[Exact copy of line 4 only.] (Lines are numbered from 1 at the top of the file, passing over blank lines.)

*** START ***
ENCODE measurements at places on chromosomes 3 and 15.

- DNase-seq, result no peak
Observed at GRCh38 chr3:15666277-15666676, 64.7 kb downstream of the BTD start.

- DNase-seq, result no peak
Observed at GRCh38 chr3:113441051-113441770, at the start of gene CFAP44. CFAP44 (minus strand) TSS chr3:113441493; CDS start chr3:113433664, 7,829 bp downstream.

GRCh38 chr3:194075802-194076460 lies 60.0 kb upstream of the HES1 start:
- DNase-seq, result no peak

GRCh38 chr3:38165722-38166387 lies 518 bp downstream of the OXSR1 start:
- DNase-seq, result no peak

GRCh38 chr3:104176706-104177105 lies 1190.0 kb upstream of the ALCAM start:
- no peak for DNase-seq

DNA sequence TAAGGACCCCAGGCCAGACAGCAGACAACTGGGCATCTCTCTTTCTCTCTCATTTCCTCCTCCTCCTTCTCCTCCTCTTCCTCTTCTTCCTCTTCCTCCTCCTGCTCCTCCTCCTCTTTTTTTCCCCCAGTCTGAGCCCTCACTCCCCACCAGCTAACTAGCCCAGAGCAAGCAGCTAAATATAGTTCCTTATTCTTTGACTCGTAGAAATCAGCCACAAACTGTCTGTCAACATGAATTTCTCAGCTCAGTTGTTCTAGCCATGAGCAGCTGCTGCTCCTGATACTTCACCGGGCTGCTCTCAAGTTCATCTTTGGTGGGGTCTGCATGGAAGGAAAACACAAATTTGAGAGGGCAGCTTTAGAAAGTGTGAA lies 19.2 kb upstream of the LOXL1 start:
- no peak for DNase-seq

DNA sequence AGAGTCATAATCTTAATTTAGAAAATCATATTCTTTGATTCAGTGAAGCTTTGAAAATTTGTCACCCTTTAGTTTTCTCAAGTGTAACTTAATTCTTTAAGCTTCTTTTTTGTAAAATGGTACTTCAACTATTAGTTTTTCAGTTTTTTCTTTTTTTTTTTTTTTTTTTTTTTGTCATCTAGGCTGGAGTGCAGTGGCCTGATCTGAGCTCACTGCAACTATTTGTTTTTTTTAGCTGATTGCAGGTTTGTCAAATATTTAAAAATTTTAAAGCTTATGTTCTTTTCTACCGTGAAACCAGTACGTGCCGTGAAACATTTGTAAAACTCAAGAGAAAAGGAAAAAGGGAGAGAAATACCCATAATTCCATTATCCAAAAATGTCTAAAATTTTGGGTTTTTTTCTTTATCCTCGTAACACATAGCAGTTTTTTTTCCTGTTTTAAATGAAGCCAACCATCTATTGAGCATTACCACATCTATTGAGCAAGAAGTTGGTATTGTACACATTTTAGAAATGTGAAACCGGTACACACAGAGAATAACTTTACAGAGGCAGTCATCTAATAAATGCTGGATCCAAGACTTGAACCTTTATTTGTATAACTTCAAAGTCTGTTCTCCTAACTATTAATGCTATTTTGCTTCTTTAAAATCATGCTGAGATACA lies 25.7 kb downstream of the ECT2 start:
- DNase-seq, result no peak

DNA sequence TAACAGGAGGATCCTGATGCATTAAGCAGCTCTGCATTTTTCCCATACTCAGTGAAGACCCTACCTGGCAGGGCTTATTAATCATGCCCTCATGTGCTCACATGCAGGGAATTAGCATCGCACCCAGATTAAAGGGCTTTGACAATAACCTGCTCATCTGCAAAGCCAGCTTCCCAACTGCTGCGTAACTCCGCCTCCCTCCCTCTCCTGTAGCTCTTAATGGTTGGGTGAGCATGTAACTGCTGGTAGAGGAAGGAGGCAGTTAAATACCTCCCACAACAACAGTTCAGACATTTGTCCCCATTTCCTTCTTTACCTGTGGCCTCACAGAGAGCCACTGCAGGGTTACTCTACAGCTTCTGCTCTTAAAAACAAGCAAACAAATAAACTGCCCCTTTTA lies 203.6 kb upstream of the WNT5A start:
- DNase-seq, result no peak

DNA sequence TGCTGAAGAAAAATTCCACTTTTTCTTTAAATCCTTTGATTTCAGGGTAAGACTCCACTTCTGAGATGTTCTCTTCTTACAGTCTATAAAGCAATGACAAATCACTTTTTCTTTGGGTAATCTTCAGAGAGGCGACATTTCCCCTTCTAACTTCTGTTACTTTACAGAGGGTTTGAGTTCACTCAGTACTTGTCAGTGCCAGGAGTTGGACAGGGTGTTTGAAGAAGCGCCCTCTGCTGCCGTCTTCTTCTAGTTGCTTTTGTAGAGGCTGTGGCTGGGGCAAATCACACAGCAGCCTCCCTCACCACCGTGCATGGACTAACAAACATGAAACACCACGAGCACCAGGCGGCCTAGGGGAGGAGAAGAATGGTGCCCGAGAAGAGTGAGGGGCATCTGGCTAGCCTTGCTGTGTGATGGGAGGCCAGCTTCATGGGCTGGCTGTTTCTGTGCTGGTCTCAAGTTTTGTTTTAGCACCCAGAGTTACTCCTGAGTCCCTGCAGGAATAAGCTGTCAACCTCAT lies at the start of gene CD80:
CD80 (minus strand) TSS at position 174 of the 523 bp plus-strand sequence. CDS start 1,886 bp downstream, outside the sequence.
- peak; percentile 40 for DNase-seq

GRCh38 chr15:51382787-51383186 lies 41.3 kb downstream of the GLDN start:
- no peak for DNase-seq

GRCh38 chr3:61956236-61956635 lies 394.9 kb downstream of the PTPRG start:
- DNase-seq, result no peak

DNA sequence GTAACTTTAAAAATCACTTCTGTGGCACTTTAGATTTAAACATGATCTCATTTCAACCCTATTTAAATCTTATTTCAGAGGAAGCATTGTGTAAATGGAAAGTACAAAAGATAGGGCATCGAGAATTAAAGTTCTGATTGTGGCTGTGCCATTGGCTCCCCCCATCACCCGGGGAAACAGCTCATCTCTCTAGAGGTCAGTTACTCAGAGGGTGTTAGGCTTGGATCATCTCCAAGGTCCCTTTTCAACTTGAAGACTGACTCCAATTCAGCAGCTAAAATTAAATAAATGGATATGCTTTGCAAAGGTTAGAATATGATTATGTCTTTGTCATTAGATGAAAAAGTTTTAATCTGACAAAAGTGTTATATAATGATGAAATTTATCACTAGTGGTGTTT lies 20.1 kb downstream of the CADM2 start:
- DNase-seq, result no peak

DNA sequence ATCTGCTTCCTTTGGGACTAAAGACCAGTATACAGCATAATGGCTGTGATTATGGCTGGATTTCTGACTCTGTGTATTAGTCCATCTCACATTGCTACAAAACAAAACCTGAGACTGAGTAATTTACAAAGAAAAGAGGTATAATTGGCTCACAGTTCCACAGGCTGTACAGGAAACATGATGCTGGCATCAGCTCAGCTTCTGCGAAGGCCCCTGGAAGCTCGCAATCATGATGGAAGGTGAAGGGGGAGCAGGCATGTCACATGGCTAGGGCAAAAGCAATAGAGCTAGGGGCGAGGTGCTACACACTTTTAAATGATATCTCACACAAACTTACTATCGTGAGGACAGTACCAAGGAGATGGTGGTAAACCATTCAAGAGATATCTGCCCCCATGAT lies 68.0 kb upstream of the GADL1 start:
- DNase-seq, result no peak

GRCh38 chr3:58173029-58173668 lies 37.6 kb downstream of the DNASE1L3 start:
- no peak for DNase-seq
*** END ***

- DNase-seq, result no peak